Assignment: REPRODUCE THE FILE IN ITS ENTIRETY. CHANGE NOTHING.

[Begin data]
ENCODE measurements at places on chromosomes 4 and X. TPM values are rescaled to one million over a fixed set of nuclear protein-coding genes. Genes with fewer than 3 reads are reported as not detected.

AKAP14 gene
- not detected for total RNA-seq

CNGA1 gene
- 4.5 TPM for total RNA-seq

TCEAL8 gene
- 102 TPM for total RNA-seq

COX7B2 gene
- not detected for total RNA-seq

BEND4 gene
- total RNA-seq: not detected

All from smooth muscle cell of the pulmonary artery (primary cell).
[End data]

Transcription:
ENCODE measurements at places on chromosomes 4 and X. TPM values are rescaled to one million over a fixed set of nuclear protein-coding genes. Genes with fewer than 3 reads are reported as not detected.

AKAP14 gene
- not detected for total RNA-seq

CNGA1 gene
- 4.5 TPM for total RNA-seq

TCEAL8 gene
- 102 TPM for total RNA-seq

COX7B2 gene
- not detected for total RNA-seq

BEND4 gene
- total RNA-seq: not detected

All from smooth muscle cell of the pulmonary artery (primary cell).